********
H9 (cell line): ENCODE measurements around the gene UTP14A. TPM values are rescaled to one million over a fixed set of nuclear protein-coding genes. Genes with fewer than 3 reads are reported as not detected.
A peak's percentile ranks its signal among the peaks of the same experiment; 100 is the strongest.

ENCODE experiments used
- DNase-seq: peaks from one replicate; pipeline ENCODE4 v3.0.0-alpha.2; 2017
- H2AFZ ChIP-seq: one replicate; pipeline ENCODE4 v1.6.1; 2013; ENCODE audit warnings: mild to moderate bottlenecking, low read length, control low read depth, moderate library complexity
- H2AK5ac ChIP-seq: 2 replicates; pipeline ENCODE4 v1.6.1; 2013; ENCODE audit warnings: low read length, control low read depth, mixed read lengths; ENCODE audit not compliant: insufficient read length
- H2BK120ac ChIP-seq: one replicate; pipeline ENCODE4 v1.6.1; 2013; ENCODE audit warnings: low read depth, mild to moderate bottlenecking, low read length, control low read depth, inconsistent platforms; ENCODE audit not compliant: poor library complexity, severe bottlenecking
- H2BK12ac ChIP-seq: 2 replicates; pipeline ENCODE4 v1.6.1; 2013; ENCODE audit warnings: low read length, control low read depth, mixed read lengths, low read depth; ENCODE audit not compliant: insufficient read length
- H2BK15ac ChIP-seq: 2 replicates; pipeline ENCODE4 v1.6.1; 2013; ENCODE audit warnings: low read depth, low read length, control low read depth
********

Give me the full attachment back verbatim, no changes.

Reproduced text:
H9 (cell line): ENCODE measurements around the gene UTP14A. TPM values are rescaled to one million over a fixed set of nuclear protein-coding genes. Genes with fewer than 3 reads are reported as not detected.
A peak's percentile ranks its signal among the peaks of the same experiment; 100 is the strongest.

ENCODE experiments used
- DNase-seq: peaks from one replicate; pipeline ENCODE4 v3.0.0-alpha.2; 2017
- H2AFZ ChIP-seq: one replicate; pipeline ENCODE4 v1.6.1; 2013; ENCODE audit warnings: mild to moderate bottlenecking, low read length, control low read depth, moderate library complexity
- H2AK5ac ChIP-seq: 2 replicates; pipeline ENCODE4 v1.6.1; 2013; ENCODE audit warnings: low read length, control low read depth, mixed read lengths; ENCODE audit not compliant: insufficient read length
- H2BK120ac ChIP-seq: one replicate; pipeline ENCODE4 v1.6.1; 2013; ENCODE audit warnings: low read depth, mild to moderate bottlenecking, low read length, control low read depth, inconsistent platforms; ENCODE audit not compliant: poor library complexity, severe bottlenecking
- H2BK12ac ChIP-seq: 2 replicates; pipeline ENCODE4 v1.6.1; 2013; ENCODE audit warnings: low read length, control low read depth, mixed read lengths, low read depth; ENCODE audit not compliant: insufficient read length
- H2BK15ac ChIP-seq: 2 replicates; pipeline ENCODE4 v1.6.1; 2013; ENCODE audit warnings: low read depth, low read length, control low read depth